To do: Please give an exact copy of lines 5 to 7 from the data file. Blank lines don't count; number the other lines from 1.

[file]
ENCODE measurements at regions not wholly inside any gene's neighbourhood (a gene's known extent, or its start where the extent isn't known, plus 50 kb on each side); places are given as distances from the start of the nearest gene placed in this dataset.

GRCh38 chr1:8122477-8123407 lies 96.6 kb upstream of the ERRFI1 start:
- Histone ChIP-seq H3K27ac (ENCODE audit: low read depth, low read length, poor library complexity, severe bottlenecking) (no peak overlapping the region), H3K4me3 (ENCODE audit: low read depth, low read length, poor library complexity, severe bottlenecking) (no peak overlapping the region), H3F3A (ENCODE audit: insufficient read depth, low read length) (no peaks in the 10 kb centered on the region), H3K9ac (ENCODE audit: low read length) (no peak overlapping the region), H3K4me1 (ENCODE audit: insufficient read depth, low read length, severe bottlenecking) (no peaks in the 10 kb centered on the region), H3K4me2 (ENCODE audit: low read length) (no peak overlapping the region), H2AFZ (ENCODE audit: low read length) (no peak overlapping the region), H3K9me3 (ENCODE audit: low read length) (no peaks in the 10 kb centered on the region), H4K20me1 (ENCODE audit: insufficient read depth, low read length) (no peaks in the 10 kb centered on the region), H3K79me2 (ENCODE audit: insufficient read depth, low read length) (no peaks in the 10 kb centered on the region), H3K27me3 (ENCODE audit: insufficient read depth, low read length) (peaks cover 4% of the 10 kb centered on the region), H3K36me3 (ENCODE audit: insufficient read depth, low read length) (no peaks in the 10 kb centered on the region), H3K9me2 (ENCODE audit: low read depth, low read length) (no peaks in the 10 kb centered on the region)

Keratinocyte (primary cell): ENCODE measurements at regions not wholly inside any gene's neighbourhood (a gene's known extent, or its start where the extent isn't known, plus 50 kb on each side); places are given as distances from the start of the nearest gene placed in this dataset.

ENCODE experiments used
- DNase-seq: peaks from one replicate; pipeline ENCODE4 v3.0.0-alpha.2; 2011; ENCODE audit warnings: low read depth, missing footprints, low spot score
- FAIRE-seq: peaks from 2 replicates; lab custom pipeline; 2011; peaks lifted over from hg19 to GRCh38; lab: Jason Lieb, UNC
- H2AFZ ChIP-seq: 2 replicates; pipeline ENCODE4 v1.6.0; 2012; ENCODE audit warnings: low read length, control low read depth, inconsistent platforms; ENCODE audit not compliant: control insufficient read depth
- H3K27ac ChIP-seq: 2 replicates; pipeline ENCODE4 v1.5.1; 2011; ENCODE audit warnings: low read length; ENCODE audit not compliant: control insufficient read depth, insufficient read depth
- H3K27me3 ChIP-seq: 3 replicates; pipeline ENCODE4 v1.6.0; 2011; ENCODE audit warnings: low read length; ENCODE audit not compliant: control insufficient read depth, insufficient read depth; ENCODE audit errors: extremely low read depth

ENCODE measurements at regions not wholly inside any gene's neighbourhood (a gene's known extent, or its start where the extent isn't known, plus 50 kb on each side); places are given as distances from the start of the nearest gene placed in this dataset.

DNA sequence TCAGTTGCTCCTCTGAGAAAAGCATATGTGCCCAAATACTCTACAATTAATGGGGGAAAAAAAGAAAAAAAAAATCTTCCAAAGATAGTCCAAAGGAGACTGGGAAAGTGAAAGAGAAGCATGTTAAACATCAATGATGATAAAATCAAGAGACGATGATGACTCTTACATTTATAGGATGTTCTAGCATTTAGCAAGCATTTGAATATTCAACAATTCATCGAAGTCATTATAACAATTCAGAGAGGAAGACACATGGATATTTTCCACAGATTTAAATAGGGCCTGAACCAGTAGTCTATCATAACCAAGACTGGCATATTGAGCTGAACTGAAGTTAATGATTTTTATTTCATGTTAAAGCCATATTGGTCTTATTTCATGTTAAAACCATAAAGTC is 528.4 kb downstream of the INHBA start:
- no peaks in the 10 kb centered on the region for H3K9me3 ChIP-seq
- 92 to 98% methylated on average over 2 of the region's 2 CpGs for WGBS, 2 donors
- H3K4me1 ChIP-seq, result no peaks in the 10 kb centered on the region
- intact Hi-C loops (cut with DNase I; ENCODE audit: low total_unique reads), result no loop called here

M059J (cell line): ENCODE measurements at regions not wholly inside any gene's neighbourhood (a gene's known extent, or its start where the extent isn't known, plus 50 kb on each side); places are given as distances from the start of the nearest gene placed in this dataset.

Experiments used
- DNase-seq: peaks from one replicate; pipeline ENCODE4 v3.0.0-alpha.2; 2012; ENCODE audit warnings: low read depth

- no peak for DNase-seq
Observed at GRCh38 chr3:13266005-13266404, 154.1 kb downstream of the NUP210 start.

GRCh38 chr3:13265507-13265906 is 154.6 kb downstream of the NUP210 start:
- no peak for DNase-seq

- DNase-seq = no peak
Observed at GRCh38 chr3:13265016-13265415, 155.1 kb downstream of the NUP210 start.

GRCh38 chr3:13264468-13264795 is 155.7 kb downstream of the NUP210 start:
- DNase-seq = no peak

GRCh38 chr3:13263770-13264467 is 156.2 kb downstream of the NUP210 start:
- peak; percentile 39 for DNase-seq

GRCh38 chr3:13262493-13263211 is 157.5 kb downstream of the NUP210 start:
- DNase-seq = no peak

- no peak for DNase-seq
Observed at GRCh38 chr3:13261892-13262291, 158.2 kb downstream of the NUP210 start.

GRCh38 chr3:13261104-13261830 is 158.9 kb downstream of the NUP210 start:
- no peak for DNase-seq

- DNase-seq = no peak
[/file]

ENCODE experiments used
- DNase-seq: peaks from one replicate; pipeline ENCODE4 v3.0.0-alpha.2; 2011; ENCODE audit warnings: low read depth, missing footprints, low spot score
- FAIRE-seq: peaks from 2 replicates; lab custom pipeline; 2011; peaks lifted over from hg19 to GRCh38; lab: Jason Lieb, UNC